Script File Name Conventions

In order to maximize script reuse, wherever possible NEPI automation scripts should be created a primitive that can be used together to quickly create custom application solutions. In addition, script names should include a reference to their primitive function to help organize scripts within the ASM automation script library as well as help determine the proper startup sequence when launching multiple scripts for a given solution. The following table provides descriptions of NEPI example script primitive naming convention based on primitive functions.

NEPI Primitive Functions Table
startupScripts that automate starting and stopping groups of scripts for a given application or solution.
missionScripts that perform an overall mission or solution automation. Mission scripts usually depend on many other scripts running.
actionScripts that take some action based on either a direct sensor output or the output of another running script.
processScripts that take in data directly from a sensor or the output of another running script, process that data, and publish the processed for consumption by other running scripts.
configScripts that configure the NEPI system’s built in functionality. Config script may use the output data of other running scripts as part of this configuration.
driverScripts that provide driver level interfacing to attached sensors, lights, actuators, and control systems.

The general file name convention used for NEPI example automation scripts is:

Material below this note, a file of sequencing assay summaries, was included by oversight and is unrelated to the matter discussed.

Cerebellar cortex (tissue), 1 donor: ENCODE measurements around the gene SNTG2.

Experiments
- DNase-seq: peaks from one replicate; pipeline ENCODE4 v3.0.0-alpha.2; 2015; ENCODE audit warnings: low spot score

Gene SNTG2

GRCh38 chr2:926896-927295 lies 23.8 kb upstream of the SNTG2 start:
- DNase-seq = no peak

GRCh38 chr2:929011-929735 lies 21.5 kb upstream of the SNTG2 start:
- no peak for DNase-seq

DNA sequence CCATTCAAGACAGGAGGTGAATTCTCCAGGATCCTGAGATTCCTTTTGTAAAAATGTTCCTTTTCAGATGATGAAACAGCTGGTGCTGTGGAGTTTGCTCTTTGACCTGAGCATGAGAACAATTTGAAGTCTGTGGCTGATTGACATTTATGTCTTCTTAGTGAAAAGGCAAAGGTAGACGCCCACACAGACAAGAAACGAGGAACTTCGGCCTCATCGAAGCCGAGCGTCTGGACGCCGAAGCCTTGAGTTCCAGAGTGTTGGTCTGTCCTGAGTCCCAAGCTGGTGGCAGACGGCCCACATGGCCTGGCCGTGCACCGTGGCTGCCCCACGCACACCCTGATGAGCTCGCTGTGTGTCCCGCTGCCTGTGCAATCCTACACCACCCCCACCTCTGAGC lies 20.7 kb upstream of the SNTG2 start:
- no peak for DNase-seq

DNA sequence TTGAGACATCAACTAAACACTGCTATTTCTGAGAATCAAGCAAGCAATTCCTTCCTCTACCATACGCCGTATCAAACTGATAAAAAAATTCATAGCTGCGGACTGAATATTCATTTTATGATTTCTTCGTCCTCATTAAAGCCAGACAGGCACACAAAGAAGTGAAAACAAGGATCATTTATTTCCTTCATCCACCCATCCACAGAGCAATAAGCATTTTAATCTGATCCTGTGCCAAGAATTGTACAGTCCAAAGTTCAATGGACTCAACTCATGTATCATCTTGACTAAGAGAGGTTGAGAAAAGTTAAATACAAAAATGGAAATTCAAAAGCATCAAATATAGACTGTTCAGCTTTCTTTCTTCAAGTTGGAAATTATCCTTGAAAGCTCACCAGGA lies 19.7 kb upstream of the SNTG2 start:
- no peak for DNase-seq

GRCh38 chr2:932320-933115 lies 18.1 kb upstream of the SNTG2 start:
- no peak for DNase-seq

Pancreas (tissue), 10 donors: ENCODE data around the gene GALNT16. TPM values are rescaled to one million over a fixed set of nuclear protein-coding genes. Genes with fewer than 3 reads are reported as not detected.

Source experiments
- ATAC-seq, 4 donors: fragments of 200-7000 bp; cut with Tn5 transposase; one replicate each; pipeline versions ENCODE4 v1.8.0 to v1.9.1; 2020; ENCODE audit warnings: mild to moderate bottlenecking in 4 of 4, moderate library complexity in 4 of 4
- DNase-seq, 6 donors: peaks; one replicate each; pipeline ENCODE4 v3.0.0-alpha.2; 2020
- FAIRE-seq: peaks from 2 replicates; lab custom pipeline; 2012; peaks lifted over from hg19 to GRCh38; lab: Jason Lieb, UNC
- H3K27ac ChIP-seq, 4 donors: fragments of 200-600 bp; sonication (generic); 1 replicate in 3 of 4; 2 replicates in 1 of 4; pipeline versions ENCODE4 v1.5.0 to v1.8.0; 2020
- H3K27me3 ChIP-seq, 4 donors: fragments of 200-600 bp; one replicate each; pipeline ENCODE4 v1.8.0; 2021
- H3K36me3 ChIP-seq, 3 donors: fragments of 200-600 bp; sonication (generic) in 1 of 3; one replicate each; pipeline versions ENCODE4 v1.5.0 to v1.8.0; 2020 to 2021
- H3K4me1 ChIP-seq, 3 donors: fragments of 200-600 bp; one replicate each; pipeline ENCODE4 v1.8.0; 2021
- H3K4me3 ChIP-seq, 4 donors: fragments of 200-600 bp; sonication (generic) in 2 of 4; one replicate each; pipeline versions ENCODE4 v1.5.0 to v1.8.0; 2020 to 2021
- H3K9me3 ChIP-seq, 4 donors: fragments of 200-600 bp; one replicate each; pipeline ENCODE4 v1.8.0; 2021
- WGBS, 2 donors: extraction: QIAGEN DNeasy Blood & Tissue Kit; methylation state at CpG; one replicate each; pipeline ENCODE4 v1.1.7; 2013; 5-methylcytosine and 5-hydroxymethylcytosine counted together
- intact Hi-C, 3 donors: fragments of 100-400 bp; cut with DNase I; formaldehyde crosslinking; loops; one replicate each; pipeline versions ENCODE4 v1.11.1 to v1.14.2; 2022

<Hardware or Application Description>_<Primitive Function>_script


The NEPI example script that automates configuring AI model and a specific image input topic is named:


In addition, “startup” type scripts are proceeded with an underscore to help organize them at the top any alphabetically ordered automation script list.


The NEPI example script that automates starting a group of automation scripts to look for a specific object centered in an image and send a system wide “snapshot” event trigger is named:


ASM Script Troubleshooting

If an automation script is not launching or functioning as expected, and the ASM create script lag file does not provide enough information or you want to see feedback real-time, you can run scripts from a command line in an SSH terminal connected to your NEPI device’s file system.

NOTE: For information on creating an SSH terminal connection to your NEPI device’s file system, see the tutorial “Accessing the NEPI File System” available at: https://nepi.com/nepi-tutorials/nepi-engine-accessing-the-nepi-file-system/

1) Change directory to the NEPI Automation Script Library by typing

cd /mnt/nepi_storage/automation_scripts/

or use the built in alias


2) type the following replacing the <YourScriptName> with the full name of your script

python <YourScriptName>

NOTE: If you script requires root file system permission access, which is what the ASM system runs scripts as, change to root user in your terminal and source the NEPI ROS environment if needed before running your script.

sudo -s
source /opt/nepi/ros/setup.bash

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3) If you want to stop your script, it is important that you stop it using “Ctrl-C” to trigger a proper shutdown of the script.